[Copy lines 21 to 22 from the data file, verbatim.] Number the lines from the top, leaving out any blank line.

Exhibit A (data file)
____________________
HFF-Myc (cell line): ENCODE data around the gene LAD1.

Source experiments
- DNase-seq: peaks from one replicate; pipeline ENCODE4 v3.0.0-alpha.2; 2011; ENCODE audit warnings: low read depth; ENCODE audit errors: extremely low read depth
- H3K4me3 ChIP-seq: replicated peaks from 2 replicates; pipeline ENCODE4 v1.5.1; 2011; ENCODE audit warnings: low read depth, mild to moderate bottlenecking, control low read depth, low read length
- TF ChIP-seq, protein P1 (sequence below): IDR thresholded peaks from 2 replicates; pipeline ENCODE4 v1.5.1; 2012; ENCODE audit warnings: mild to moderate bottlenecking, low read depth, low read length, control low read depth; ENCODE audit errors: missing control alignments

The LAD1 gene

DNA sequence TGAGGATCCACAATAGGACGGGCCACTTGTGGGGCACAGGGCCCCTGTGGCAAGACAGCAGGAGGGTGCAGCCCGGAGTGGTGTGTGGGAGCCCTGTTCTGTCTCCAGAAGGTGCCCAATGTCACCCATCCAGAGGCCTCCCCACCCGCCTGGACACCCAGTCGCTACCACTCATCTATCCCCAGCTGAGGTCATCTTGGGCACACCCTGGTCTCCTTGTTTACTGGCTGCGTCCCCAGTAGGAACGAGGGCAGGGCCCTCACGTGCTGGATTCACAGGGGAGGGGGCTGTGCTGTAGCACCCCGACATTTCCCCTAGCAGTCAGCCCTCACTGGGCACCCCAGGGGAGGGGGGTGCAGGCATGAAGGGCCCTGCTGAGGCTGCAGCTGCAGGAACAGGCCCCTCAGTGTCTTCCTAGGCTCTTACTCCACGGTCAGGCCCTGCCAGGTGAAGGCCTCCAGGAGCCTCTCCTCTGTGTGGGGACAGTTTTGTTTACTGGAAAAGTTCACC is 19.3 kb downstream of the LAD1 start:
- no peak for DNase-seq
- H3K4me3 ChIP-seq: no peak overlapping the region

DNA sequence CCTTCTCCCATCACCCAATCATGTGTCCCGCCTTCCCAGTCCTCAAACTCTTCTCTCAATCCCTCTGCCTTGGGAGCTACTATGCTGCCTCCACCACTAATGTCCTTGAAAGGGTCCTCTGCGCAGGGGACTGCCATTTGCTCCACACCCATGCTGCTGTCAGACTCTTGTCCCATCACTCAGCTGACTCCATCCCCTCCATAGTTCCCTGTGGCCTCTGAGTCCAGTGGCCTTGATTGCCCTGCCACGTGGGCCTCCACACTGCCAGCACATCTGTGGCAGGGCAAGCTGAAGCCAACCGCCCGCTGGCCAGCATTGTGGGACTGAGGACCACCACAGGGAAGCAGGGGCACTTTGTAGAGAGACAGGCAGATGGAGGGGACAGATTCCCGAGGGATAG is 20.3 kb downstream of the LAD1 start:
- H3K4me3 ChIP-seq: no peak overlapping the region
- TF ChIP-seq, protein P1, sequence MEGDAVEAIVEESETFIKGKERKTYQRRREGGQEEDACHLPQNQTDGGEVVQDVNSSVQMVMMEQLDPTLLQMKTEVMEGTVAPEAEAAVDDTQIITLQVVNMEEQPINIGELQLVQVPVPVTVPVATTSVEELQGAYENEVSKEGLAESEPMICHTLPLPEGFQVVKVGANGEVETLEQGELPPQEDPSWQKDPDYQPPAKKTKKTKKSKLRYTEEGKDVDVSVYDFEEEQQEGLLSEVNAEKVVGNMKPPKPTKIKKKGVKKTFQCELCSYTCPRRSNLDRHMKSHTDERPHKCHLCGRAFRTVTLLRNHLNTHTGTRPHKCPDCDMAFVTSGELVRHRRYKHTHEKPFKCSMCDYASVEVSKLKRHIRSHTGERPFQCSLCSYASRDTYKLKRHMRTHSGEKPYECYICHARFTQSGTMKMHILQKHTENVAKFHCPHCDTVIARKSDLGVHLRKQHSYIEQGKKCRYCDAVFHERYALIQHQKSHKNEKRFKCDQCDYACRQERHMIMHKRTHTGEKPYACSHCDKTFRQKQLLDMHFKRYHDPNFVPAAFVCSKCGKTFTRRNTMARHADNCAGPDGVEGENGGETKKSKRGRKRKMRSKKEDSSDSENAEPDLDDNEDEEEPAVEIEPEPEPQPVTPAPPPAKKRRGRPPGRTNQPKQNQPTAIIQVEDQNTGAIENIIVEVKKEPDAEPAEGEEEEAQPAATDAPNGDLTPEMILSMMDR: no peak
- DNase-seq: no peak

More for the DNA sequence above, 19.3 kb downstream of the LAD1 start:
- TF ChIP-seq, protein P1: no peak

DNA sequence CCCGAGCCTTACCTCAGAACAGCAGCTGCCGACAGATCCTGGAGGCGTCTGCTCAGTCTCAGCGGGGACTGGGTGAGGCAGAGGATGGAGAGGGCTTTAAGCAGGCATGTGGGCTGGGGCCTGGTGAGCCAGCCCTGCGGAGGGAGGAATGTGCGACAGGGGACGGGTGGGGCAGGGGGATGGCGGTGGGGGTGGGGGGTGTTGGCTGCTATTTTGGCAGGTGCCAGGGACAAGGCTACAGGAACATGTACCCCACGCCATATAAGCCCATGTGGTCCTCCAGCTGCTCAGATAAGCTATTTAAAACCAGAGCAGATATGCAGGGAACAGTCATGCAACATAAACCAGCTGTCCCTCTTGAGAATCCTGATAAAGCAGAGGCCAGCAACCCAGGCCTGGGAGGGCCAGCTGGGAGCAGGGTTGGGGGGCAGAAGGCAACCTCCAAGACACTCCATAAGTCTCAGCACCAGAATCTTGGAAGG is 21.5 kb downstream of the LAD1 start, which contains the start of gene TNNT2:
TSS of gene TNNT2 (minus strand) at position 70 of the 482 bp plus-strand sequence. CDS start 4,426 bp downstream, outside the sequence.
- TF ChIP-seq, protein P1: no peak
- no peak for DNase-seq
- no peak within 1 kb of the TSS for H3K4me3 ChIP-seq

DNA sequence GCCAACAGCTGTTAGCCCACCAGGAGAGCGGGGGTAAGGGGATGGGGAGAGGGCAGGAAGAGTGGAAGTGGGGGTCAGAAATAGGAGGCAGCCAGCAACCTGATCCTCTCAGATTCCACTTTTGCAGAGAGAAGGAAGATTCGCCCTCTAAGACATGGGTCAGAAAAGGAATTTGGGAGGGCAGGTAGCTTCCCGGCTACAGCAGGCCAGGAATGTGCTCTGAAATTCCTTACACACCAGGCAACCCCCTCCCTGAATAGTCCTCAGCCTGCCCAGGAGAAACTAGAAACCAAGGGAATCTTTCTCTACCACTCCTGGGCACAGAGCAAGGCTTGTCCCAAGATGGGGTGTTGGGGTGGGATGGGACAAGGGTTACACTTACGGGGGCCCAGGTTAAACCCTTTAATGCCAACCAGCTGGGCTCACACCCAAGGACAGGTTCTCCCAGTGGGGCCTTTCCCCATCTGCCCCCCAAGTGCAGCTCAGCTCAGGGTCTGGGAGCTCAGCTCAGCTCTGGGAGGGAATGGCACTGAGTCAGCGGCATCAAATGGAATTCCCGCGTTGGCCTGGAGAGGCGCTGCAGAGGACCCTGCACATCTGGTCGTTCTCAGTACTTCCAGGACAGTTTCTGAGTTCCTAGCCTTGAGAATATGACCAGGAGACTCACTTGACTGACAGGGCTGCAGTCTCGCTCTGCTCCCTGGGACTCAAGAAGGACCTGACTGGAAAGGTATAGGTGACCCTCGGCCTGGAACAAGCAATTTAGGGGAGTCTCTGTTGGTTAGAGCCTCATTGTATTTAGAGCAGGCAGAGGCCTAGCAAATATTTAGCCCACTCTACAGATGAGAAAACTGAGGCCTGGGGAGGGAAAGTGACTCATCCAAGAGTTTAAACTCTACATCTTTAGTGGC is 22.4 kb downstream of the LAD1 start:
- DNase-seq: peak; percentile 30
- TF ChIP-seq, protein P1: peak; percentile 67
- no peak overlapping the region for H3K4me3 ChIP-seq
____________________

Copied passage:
DNA sequence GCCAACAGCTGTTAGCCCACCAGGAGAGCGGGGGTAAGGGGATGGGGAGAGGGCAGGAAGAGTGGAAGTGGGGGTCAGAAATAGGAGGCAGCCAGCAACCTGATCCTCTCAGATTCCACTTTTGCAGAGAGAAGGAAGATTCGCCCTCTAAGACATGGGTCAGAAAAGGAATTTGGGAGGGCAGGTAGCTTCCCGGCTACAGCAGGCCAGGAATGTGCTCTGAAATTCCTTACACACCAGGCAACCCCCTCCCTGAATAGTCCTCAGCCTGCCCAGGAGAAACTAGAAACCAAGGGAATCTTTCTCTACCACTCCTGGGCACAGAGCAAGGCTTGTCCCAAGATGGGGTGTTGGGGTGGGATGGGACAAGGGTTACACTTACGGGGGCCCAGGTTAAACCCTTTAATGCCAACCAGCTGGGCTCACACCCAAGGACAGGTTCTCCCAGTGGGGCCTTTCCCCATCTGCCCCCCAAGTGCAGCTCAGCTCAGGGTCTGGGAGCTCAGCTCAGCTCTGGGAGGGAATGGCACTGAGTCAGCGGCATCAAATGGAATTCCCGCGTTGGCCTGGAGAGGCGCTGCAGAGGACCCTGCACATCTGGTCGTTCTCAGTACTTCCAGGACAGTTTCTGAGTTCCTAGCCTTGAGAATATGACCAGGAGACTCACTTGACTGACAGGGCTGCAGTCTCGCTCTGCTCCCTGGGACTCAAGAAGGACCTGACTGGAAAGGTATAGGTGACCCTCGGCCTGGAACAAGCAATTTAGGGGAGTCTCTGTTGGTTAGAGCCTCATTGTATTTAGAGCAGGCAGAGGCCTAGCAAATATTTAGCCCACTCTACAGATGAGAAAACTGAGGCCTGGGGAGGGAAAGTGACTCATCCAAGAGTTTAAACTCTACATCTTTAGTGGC is 22.4 kb downstream of the LAD1 start:
- DNase-seq: peak; percentile 30